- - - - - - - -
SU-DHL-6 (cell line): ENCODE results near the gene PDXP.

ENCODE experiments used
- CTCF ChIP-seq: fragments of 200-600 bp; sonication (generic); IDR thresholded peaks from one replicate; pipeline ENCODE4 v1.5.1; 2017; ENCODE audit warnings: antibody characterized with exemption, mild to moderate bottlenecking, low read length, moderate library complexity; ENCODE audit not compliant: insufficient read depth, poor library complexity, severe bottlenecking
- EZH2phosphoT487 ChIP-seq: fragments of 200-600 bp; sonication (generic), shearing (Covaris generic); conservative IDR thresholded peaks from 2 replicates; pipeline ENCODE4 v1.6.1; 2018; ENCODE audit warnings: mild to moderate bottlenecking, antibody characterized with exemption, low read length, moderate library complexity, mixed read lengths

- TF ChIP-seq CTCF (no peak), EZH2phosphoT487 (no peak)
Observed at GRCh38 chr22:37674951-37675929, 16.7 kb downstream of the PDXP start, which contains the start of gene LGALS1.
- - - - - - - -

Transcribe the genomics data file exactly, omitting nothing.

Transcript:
SU-DHL-6 (cell line): ENCODE results near the gene PDXP.

ENCODE experiments used
- CTCF ChIP-seq: fragments of 200-600 bp; sonication (generic); IDR thresholded peaks from one replicate; pipeline ENCODE4 v1.5.1; 2017; ENCODE audit warnings: antibody characterized with exemption, mild to moderate bottlenecking, low read length, moderate library complexity; ENCODE audit not compliant: insufficient read depth, poor library complexity, severe bottlenecking
- EZH2phosphoT487 ChIP-seq: fragments of 200-600 bp; sonication (generic), shearing (Covaris generic); conservative IDR thresholded peaks from 2 replicates; pipeline ENCODE4 v1.6.1; 2018; ENCODE audit warnings: mild to moderate bottlenecking, antibody characterized with exemption, low read length, moderate library complexity, mixed read lengths

- TF ChIP-seq CTCF (no peak), EZH2phosphoT487 (no peak)
Observed at GRCh38 chr22:37674951-37675929, 16.7 kb downstream of the PDXP start, which contains the start of gene LGALS1.